Adventures of the Black Square takes Kazimir Malevich‘s radical painting of a black square – first shown in Russia 100 years ago – as the emblem of a new art and a new society. The exhibition features over 100 artists who took up its legacy, from Buenos Aires to Tehran, London to Berlin, New York to Tel Aviv. Their paintings, photographs and sculptures symbolise Modernism’s utopian aspirations and breakdowns.
The artists’ list includes Carl Andre, David Batchelor, Dan Flavin, Andrea Fraser, Piet Mondrian, Gabriel Orozco, Hélio Oiticica, Aleksandr Rodchenko, Sophie Taeuber-Arp, Rosemarie Trockel, Theo Van Doesburg and Andrea Zittel, taking over six exhibition spaces across the gallery.
The exhibition takes a fresh look at this new art for a modern age, and asks how art relates to society and politics.
Presented chronologically the show follows four themes:
‘Utopia’ is expressed through Malevich’s black square, the progenitor of new aesthetic and political horizons, seized by artists from Vladimir Tatlin to Hélio Oiticica.
‘Architectonics’ presents floating geometries that propose new social spaces as imagined by Lyubov Popova or Piet Mondrian and Liam Gillick.
‘Communication’ spreads the message to the masses in manifestos and avant-garde graphics.
The ‘Everyday’ embeds routines and objects in the aesthetics of progress as observed in a textile by Sophie Taeuber-Arp or the abstract motifs painted on Peruvian lorries captured by Armando Andrade Tudela. Middle Eastern artists such as Nazgol Ansarinia link Modernism with Arabic and Persian decorative arts; while Western artists such as Lewis Baltz, Peter Halley or Jenny Holzer critique economic and political abstraction. Adventures of the Black Square explores how abstract art has travelled worldwide, permeating our life and times.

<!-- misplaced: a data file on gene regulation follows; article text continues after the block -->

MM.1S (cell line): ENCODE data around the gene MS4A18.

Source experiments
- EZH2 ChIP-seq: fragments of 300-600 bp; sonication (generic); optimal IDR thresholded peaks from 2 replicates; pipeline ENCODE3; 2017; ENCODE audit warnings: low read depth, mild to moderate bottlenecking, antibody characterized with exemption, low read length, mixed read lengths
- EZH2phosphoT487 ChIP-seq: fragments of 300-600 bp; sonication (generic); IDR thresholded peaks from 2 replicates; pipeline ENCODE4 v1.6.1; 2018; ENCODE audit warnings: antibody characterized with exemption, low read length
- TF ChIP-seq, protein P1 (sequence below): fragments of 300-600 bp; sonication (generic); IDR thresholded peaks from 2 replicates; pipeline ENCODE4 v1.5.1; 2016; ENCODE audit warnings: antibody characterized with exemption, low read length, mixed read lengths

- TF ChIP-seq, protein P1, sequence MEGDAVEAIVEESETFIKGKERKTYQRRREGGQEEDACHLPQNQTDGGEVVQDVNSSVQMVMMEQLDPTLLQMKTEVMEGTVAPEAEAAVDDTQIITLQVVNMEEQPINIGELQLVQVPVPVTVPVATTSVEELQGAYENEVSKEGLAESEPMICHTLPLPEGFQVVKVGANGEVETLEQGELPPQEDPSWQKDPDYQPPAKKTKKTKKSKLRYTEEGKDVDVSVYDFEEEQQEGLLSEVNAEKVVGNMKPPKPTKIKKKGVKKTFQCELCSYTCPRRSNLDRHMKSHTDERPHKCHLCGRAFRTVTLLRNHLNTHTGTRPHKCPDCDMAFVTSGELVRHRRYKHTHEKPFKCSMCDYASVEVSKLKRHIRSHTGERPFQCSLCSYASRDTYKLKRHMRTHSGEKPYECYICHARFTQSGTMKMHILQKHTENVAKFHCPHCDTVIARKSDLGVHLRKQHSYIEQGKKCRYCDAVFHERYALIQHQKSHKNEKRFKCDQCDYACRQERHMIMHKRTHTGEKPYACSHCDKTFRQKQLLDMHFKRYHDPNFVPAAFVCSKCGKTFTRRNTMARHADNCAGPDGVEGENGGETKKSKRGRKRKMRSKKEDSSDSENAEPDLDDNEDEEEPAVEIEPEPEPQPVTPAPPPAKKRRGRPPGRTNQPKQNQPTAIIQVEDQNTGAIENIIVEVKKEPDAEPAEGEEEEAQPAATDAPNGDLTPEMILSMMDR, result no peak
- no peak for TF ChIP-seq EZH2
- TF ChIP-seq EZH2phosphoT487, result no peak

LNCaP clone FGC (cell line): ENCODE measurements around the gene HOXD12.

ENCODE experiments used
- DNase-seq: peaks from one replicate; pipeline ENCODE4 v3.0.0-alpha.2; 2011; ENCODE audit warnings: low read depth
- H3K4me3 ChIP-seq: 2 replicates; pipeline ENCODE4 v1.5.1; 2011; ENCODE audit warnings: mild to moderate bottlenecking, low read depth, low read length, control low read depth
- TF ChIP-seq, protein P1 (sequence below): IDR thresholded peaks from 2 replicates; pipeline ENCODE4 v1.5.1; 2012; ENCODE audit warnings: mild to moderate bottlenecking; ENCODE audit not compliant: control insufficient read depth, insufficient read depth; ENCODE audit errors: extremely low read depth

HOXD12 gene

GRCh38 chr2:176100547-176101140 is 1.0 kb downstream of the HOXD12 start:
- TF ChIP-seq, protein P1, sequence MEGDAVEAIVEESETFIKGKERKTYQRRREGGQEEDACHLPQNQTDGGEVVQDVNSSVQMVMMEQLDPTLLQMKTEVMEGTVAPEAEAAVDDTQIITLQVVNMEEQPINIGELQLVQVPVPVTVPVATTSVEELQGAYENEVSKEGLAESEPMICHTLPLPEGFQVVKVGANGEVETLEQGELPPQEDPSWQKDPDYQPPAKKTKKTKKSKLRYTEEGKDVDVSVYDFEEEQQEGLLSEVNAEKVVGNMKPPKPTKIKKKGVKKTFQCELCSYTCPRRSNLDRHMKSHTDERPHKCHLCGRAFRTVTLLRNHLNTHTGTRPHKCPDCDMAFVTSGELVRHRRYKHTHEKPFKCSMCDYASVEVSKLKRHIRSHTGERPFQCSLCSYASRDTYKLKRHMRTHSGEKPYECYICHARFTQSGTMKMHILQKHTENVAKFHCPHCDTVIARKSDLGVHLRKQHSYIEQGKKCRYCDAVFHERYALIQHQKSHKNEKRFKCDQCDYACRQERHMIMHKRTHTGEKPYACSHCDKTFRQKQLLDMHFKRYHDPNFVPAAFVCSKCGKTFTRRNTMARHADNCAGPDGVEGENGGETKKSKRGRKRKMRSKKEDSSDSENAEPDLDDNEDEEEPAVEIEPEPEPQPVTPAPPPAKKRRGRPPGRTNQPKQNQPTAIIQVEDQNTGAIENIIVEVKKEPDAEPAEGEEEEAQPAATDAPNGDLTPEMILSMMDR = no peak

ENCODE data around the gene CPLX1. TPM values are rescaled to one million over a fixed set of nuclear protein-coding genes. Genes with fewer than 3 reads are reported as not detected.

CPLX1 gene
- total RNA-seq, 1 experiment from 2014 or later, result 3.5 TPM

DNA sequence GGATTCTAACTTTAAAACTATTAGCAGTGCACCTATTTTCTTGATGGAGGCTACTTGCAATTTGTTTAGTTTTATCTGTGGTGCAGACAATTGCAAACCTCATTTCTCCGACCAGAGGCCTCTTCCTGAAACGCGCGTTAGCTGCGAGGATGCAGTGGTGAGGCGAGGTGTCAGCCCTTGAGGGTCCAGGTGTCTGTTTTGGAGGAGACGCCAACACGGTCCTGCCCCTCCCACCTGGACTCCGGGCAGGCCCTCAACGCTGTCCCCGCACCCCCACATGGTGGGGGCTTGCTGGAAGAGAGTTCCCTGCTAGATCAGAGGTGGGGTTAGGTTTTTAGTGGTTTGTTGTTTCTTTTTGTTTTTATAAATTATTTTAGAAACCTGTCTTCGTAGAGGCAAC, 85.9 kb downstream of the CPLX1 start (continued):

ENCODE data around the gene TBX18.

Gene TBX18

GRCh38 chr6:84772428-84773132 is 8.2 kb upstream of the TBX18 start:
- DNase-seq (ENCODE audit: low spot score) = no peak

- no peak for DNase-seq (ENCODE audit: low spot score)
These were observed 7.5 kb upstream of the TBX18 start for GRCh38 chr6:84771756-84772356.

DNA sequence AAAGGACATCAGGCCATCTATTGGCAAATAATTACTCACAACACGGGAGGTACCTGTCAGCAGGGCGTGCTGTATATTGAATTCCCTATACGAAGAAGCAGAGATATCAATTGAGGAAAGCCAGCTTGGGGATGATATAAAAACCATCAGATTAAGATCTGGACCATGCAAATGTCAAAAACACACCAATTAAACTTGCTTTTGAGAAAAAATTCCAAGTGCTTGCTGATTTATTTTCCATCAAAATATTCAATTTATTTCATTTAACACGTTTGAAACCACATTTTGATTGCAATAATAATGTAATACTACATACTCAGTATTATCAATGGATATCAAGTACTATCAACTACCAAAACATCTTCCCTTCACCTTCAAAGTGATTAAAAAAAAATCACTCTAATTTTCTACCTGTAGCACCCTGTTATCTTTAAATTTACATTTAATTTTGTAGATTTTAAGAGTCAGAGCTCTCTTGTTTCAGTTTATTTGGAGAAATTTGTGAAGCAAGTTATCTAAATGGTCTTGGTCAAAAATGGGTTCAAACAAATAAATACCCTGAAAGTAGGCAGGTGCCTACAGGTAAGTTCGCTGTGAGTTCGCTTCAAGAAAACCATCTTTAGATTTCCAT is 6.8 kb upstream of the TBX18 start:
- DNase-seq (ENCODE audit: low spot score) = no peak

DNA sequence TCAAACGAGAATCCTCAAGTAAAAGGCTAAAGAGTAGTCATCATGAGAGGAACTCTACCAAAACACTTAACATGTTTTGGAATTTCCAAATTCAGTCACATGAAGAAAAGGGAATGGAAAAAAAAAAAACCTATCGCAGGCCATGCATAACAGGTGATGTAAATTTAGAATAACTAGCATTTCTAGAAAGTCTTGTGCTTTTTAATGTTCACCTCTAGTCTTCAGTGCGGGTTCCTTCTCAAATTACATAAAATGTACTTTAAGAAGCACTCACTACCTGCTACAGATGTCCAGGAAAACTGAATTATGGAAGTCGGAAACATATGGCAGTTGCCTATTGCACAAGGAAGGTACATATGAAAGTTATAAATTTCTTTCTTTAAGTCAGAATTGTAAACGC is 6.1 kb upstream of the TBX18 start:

The exhibition includes paintings, sculptures, film and photographs spanning the century from 1915 to the present, brought together from major international collections including Moderna Museet, Stockholm; Museum of Contemporary Art, Barcelona; Art Institute of Chicago, Chicago; The Costakis Collection, Thessaloniki; National Galleries of Scotland, Edinburgh; Tate, London; and Van Abbemuseum, Eindhoven.
Further exhibition highlights include an entire wall filled with photographs documenting the radio towers of Moscow and Berlin by Aleksandr Rodchenko and László Moholy-Nagy amongst others, blow-up archive photographs of iconic exhibitions running through the history of abstraction and a selection of magazines which convey revolutionary ideas in art and society through typography and graphic design.
- Dóra Maurer, Seven Rotations 1–6, 1979, Collection of Zsolt Somlói and Katalin Spengler; Courtesy of Whitechapel Gallery
- Nazgol Ansarinia, Reflections/Refractions: 22 September 2012, front page, 2012, newspaper collage, 71 x 53 cm; Courtesy of Green Art Gallery